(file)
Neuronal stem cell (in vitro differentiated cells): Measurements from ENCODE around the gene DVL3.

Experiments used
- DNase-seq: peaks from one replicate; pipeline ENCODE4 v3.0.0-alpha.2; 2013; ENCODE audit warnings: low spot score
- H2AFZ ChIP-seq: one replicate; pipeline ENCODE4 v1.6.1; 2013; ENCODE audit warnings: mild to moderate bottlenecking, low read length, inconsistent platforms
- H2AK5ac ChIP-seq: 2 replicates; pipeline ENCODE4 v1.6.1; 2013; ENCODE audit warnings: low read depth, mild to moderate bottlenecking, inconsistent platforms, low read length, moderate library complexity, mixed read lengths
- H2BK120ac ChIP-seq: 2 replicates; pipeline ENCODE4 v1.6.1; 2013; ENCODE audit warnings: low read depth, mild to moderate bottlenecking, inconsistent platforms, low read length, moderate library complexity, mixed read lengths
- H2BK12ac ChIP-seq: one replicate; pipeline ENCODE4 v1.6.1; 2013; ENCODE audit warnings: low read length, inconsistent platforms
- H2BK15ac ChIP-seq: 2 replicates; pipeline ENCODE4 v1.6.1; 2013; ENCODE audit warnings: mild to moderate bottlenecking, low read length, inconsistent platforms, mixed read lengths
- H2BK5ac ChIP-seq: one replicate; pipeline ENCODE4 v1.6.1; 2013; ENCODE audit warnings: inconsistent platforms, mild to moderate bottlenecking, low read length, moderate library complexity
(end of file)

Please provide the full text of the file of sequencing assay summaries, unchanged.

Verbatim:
Neuronal stem cell (in vitro differentiated cells): Measurements from ENCODE around the gene DVL3.

Experiments used
- DNase-seq: peaks from one replicate; pipeline ENCODE4 v3.0.0-alpha.2; 2013; ENCODE audit warnings: low spot score
- H2AFZ ChIP-seq: one replicate; pipeline ENCODE4 v1.6.1; 2013; ENCODE audit warnings: mild to moderate bottlenecking, low read length, inconsistent platforms
- H2AK5ac ChIP-seq: 2 replicates; pipeline ENCODE4 v1.6.1; 2013; ENCODE audit warnings: low read depth, mild to moderate bottlenecking, inconsistent platforms, low read length, moderate library complexity, mixed read lengths
- H2BK120ac ChIP-seq: 2 replicates; pipeline ENCODE4 v1.6.1; 2013; ENCODE audit warnings: low read depth, mild to moderate bottlenecking, inconsistent platforms, low read length, moderate library complexity, mixed read lengths
- H2BK12ac ChIP-seq: one replicate; pipeline ENCODE4 v1.6.1; 2013; ENCODE audit warnings: low read length, inconsistent platforms
- H2BK15ac ChIP-seq: 2 replicates; pipeline ENCODE4 v1.6.1; 2013; ENCODE audit warnings: mild to moderate bottlenecking, low read length, inconsistent platforms, mixed read lengths
- H2BK5ac ChIP-seq: one replicate; pipeline ENCODE4 v1.6.1; 2013; ENCODE audit warnings: inconsistent platforms, mild to moderate bottlenecking, low read length, moderate library complexity